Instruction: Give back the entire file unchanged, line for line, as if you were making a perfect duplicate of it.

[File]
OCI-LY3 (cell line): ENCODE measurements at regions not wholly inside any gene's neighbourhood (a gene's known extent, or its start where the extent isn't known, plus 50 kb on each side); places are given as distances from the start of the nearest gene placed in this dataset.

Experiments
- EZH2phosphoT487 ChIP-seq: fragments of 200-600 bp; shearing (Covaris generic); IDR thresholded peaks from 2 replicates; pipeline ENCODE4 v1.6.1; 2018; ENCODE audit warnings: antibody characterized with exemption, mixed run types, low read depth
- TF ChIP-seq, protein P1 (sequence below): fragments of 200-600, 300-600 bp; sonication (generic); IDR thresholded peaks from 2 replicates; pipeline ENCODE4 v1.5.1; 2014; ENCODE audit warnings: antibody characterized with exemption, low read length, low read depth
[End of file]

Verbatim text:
OCI-LY3 (cell line): ENCODE measurements at regions not wholly inside any gene's neighbourhood (a gene's known extent, or its start where the extent isn't known, plus 50 kb on each side); places are given as distances from the start of the nearest gene placed in this dataset.

Experiments
- EZH2phosphoT487 ChIP-seq: fragments of 200-600 bp; shearing (Covaris generic); IDR thresholded peaks from 2 replicates; pipeline ENCODE4 v1.6.1; 2018; ENCODE audit warnings: antibody characterized with exemption, mixed run types, low read depth
- TF ChIP-seq, protein P1 (sequence below): fragments of 200-600, 300-600 bp; sonication (generic); IDR thresholded peaks from 2 replicates; pipeline ENCODE4 v1.5.1; 2014; ENCODE audit warnings: antibody characterized with exemption, low read length, low read depth